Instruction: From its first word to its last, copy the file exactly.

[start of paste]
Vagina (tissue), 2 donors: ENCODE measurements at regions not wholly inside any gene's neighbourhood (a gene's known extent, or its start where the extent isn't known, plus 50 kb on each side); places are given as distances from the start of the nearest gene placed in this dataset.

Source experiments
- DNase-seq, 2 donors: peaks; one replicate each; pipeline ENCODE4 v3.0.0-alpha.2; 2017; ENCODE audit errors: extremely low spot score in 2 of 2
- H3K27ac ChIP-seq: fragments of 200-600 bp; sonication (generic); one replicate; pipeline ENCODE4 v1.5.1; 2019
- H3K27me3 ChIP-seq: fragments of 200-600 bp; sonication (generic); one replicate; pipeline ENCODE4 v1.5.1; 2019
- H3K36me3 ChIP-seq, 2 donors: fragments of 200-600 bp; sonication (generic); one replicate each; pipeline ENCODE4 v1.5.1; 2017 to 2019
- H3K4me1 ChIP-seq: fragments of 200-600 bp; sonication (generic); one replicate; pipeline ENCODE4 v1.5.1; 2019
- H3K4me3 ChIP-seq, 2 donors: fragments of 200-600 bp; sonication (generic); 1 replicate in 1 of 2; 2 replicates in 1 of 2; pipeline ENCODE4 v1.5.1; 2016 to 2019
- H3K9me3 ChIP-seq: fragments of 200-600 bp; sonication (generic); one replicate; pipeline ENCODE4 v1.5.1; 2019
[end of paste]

Vagina (tissue), 2 donors: ENCODE measurements at regions not wholly inside any gene's neighbourhood (a gene's known extent, or its start where the extent isn't known, plus 50 kb on each side); places are given as distances from the start of the nearest gene placed in this dataset.

Source experiments
- DNase-seq, 2 donors: peaks; one replicate each; pipeline ENCODE4 v3.0.0-alpha.2; 2017; ENCODE audit errors: extremely low spot score in 2 of 2
- H3K27ac ChIP-seq: fragments of 200-600 bp; sonication (generic); one replicate; pipeline ENCODE4 v1.5.1; 2019
- H3K27me3 ChIP-seq: fragments of 200-600 bp; sonication (generic); one replicate; pipeline ENCODE4 v1.5.1; 2019
- H3K36me3 ChIP-seq, 2 donors: fragments of 200-600 bp; sonication (generic); one replicate each; pipeline ENCODE4 v1.5.1; 2017 to 2019
- H3K4me1 ChIP-seq: fragments of 200-600 bp; sonication (generic); one replicate; pipeline ENCODE4 v1.5.1; 2019
- H3K4me3 ChIP-seq, 2 donors: fragments of 200-600 bp; sonication (generic); 1 replicate in 1 of 2; 2 replicates in 1 of 2; pipeline ENCODE4 v1.5.1; 2016 to 2019
- H3K9me3 ChIP-seq: fragments of 200-600 bp; sonication (generic); one replicate; pipeline ENCODE4 v1.5.1; 2019